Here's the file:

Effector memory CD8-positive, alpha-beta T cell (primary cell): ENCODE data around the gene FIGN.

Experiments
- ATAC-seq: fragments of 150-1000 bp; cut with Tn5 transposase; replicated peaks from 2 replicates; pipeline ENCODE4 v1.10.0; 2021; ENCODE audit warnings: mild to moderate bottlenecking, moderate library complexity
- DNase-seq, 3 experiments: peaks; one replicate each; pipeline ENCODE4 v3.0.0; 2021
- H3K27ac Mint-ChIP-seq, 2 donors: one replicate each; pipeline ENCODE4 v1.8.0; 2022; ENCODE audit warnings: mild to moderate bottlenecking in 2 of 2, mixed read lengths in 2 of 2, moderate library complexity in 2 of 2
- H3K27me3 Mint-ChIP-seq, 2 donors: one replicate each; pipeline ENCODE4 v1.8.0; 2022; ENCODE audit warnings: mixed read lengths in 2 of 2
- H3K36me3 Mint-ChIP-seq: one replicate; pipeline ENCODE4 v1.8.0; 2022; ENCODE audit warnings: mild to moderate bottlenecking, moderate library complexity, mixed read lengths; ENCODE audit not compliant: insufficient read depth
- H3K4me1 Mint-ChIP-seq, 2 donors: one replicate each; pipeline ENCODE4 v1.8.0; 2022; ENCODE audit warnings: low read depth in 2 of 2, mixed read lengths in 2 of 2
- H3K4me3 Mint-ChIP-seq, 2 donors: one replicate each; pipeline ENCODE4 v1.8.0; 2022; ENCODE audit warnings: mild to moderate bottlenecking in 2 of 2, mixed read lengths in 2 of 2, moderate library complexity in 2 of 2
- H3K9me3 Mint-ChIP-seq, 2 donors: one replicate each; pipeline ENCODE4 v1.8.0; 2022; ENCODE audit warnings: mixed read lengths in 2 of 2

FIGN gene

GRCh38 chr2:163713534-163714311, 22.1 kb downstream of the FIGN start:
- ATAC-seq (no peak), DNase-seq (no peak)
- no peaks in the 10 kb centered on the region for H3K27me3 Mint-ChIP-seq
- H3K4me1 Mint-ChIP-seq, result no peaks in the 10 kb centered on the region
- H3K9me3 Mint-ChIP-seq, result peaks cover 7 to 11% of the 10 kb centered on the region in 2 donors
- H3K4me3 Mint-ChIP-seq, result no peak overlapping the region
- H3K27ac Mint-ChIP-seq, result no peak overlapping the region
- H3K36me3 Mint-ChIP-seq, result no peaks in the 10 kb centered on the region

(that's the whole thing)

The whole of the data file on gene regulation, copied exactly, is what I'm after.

Effector memory CD8-positive, alpha-beta T cell (primary cell): ENCODE data around the gene FIGN.

Experiments
- ATAC-seq: fragments of 150-1000 bp; cut with Tn5 transposase; replicated peaks from 2 replicates; pipeline ENCODE4 v1.10.0; 2021; ENCODE audit warnings: mild to moderate bottlenecking, moderate library complexity
- DNase-seq, 3 experiments: peaks; one replicate each; pipeline ENCODE4 v3.0.0; 2021
- H3K27ac Mint-ChIP-seq, 2 donors: one replicate each; pipeline ENCODE4 v1.8.0; 2022; ENCODE audit warnings: mild to moderate bottlenecking in 2 of 2, mixed read lengths in 2 of 2, moderate library complexity in 2 of 2
- H3K27me3 Mint-ChIP-seq, 2 donors: one replicate each; pipeline ENCODE4 v1.8.0; 2022; ENCODE audit warnings: mixed read lengths in 2 of 2
- H3K36me3 Mint-ChIP-seq: one replicate; pipeline ENCODE4 v1.8.0; 2022; ENCODE audit warnings: mild to moderate bottlenecking, moderate library complexity, mixed read lengths; ENCODE audit not compliant: insufficient read depth
- H3K4me1 Mint-ChIP-seq, 2 donors: one replicate each; pipeline ENCODE4 v1.8.0; 2022; ENCODE audit warnings: low read depth in 2 of 2, mixed read lengths in 2 of 2
- H3K4me3 Mint-ChIP-seq, 2 donors: one replicate each; pipeline ENCODE4 v1.8.0; 2022; ENCODE audit warnings: mild to moderate bottlenecking in 2 of 2, mixed read lengths in 2 of 2, moderate library complexity in 2 of 2
- H3K9me3 Mint-ChIP-seq, 2 donors: one replicate each; pipeline ENCODE4 v1.8.0; 2022; ENCODE audit warnings: mixed read lengths in 2 of 2

FIGN gene

GRCh38 chr2:163713534-163714311, 22.1 kb downstream of the FIGN start:
- ATAC-seq (no peak), DNase-seq (no peak)
- no peaks in the 10 kb centered on the region for H3K27me3 Mint-ChIP-seq
- H3K4me1 Mint-ChIP-seq, result no peaks in the 10 kb centered on the region
- H3K9me3 Mint-ChIP-seq, result peaks cover 7 to 11% of the 10 kb centered on the region in 2 donors
- H3K4me3 Mint-ChIP-seq, result no peak overlapping the region
- H3K27ac Mint-ChIP-seq, result no peak overlapping the region
- H3K36me3 Mint-ChIP-seq, result no peaks in the 10 kb centered on the region